How to put cyber security on the map with management

Strengthen management’s cyber skills

4 August 2022
The number of cyber lawsuits by corporate shareholders is increasing tremendously. For example, Capital One settled for $190 million, and a new lawsuit was recently filed against Ultimate Kronos Group for alleged negligence after a poor cybersecurity system was found to be the cause of a ransomware attack.

“These two recent cases highlight the risk businesses face in the ongoing war against cyber threats. Businesses that have been breached have struggled with the direct impact of a cyber attack – downtime, data loss, lost profits, reputational damage and fines – but now lawsuits are increasingly at stake, with consumers, investors and other injured parties claiming that companies (and their boards) should have done more to protect sensitive information,” explained Dave Russell, Vice President of Enterprise Strategy at Veeam.

Russel: “Of course, most companies have already taken steps to improve cyber security, but breaches are still the order of the day. And so is the risk of a lawsuit. The problem is that cyber security is still not an organization-wide priority for many companies. This is more common for small and medium-sized companies, but is still the case with some large companies, with the focus on IT managers to set up and execute a security strategy, business leaders are barely involved, and it makes sense that cyber security is not high on the agenda .”
It’s time for that to change. Here are four steps companies can take to prioritize cybersecurity at the executive level:

1. Strengthen leadership cyber skills
“Boards need to take a more active role in strengthening cyber security. But CEOs also need to ensure they are able to do this. It goes beyond having corrective conversations with IT and business leaders about employees. be trained to deal with ongoing cyber challenges,” said Russell.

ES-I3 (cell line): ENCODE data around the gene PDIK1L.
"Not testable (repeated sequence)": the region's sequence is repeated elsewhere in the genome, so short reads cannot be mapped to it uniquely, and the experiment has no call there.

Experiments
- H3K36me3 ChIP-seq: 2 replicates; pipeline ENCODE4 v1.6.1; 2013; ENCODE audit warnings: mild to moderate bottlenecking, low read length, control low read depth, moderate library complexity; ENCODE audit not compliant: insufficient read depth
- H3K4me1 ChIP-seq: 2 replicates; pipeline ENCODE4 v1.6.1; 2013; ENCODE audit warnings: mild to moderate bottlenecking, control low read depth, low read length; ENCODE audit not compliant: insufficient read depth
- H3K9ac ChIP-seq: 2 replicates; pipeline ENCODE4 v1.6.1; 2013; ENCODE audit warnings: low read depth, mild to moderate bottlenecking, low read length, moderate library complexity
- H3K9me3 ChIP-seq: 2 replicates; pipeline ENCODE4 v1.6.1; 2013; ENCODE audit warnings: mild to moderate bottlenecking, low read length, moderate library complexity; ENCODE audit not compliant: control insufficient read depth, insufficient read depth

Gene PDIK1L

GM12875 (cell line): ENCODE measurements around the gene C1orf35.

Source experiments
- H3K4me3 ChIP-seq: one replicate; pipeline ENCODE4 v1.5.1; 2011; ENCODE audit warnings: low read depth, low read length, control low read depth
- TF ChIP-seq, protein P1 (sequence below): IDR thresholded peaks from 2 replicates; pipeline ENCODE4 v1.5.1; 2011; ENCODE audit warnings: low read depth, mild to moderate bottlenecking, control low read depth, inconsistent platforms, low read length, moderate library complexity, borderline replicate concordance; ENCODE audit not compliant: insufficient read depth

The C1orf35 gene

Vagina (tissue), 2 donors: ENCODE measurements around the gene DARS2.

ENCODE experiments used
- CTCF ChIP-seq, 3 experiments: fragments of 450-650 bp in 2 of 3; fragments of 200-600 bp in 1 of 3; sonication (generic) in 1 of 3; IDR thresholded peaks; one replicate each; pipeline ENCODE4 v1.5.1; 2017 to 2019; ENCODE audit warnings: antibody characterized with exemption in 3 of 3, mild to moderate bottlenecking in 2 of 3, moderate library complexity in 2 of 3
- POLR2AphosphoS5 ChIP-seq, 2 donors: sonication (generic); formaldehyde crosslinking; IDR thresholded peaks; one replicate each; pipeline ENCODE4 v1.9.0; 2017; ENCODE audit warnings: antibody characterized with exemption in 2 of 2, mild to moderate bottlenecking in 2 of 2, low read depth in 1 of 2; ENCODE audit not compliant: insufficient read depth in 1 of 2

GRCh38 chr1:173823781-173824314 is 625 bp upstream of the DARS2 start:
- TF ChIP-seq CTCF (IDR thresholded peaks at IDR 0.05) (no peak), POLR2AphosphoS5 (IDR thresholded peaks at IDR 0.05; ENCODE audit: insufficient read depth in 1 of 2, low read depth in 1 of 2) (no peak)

“They can start by assessing the cyber skill levels of their members. They can do this themselves or hire an expert. These experts can lead subcommittees and communicate more directly with business and IT leaders about cyber strategies. Second, the entire board should review annually or semi-annually training to better understand the evolving cyber landscape. A board that is well-versed in cyber issues can better manage risks, liabilities and technical issues.”

2. Create free information exchange
Once the board is aware of that, it is the management’s job to develop a mechanism for consistent communication about cyber risks and strategies. Dave Russell agrees: “Managers must have time to interact about plans, procedures and ongoing issues related to cyber risk. It is important that this mechanism includes all stakeholders – from business leaders to IT and from legal staff to HR and marketing. While security strategies are still managed by IT, strategy and implementation cuts across all departments and extends to the board.”
Interaction must become an ongoing part of the board’s ongoing responsibility and managers must guide them in this.

3. Appoint an “executive sponsor”
Although all layers of the organization should be involved, it is important to leave the creation of a response plan to one person. This person does not have to develop the entire plan, but is responsible for its implementation. “This needs to be a leader who has the authority to drive change and adapt the organization. In theory, the CIO, CISO or CSO should be well positioned for the job,” says Russell.
It makes sense for an organization to install a business manager in this role – someone whose job is related to revenue-generating activities rather than technology. “This person needs to liaise with IT managers, but approach the task from a business strategic point of view. Technology is critical, but the best response plans are around how best to prepare for a breach and sustain if this happens,” explains Russell .

4. Assign roles
While the CSO and CISO will continue to set the security agenda for many companies, other leaders must also play an active role. Russel: “CFOs need to ensure that a level of security is built into all financial processes. HR directors need to screen new hires more carefully. And sales managers need to promote hygiene, especially with traveling employees who, thanks to their virtual access, are the main vector for hackers .”

Russel concludes, commenting, “With the increasing amount of litigation in our society, companies cannot hope to completely eradicate cyber cases. But they can take an active role in preventing them. It is a step in the right direction. good direction to do cyber security to a management issue

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